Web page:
The first female TV reporter on the West Coast, Ruth Ashton Taylor has inspired generations of women covering serious news for local and national broadcast outlets.
A graduate of Polytechnic High School in Long Beach, Scripps College and Columbia University’s graduate school of journalism, Taylor started her career with CBS radio in 1944. She subsequently became part of Edward R. Murrow’s celebrated documentary team and was hired in 1951 by KNXT, a Los Angeles TV station that later became KCBS. She retired in 1989.
Taylor has said she was assigned to deliver "the women’s angle" on various stories — a requirement she quickly ignored as she dived into her job. Ultimately specializing in government and politics, she covered a variety of beats.
"Nobody knew what to do with a woman reporter so they let me do what I wanted to do," she said.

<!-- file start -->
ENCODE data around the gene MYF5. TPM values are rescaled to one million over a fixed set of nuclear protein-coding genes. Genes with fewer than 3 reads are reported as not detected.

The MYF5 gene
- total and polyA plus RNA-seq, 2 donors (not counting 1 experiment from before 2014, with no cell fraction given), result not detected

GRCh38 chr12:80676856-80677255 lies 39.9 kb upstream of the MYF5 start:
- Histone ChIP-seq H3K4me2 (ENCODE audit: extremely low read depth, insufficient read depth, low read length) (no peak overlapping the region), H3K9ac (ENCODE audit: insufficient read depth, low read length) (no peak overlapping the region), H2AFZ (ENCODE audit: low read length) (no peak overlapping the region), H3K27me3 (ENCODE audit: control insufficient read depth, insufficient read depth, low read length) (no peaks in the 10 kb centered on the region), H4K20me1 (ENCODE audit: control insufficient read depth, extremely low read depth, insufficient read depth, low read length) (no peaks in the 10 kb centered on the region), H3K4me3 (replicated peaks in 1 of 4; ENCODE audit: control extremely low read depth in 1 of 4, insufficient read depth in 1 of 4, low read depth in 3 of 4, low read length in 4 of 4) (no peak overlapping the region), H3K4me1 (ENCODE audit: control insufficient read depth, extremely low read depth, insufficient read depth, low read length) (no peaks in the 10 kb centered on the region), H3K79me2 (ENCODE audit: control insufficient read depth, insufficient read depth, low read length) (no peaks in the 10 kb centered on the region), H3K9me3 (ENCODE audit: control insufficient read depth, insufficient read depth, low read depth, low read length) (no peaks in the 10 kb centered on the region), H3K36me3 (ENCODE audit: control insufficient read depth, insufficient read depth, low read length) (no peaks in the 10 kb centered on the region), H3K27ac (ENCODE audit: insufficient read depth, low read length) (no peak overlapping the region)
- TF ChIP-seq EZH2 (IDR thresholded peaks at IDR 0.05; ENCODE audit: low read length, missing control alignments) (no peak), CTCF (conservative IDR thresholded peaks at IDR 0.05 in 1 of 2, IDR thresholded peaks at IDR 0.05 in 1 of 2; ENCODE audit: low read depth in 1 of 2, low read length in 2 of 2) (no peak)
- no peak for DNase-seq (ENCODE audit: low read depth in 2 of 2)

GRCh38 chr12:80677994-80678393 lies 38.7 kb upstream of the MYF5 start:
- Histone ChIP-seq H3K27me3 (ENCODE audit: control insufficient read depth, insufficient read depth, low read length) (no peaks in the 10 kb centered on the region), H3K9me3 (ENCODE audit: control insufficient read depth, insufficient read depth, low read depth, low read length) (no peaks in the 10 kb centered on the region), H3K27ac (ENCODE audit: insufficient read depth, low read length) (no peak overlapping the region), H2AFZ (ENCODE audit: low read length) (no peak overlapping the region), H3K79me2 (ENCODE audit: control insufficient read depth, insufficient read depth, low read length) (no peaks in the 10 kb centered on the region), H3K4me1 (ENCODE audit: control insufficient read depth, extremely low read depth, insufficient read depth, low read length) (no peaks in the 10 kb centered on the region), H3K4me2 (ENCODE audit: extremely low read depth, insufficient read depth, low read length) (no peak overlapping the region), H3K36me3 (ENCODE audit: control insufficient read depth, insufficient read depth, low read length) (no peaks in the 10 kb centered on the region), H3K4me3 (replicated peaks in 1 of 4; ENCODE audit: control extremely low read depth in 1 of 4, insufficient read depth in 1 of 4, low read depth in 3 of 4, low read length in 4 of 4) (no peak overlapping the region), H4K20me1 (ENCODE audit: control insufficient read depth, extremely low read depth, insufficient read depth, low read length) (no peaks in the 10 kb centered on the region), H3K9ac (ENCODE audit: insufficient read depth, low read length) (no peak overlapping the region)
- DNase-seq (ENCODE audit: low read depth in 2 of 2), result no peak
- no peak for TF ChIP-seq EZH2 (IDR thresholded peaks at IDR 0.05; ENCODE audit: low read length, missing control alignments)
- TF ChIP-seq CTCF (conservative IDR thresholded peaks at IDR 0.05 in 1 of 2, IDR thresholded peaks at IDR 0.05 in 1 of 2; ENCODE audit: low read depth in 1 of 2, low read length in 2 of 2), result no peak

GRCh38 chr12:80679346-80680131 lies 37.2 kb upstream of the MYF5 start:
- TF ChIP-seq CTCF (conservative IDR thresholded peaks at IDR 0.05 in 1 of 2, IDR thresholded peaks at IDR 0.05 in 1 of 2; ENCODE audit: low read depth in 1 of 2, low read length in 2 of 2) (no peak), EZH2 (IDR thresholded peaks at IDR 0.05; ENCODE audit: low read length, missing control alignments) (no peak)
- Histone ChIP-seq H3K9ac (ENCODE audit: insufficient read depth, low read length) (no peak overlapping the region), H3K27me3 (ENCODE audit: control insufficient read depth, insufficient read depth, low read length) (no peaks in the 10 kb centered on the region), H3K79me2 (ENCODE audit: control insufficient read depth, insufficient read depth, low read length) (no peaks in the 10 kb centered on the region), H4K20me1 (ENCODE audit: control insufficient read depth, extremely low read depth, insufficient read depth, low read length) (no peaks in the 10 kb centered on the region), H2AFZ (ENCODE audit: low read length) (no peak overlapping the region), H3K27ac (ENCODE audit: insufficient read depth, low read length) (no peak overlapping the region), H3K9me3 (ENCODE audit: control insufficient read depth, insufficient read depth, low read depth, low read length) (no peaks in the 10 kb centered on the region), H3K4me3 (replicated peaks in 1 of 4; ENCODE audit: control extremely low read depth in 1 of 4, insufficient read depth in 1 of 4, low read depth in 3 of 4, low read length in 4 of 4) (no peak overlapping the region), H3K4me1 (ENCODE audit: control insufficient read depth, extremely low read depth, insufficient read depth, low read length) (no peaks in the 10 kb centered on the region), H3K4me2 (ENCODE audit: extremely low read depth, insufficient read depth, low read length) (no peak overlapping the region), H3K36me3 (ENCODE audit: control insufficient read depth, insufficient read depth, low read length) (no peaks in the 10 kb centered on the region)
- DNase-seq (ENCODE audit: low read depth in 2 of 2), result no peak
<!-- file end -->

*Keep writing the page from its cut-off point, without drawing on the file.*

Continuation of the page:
She interviewed luminaries such as Jimmy Durante and Jimmy Carter, receiving an Emmy in 1982 for her career achievements and one in 1984 for her coverage of a small plane crashing on a freeway.
Asked about highlights of her career, she unhesitatingly pointed to two that reflect the breadth of her interests.
The first was interviewing Albert Einstein, Glenn Seaborg and Robert Oppenheimer for a piece on atomic science.
The other was a memorial to Armando Quesada, an ex-addict who had straightened himself out and worked to help troubled young people in his neighborhood.
The segment was just two minutes and 35 seconds, she said, "but kids on the Eastside talked to me about it for years.’"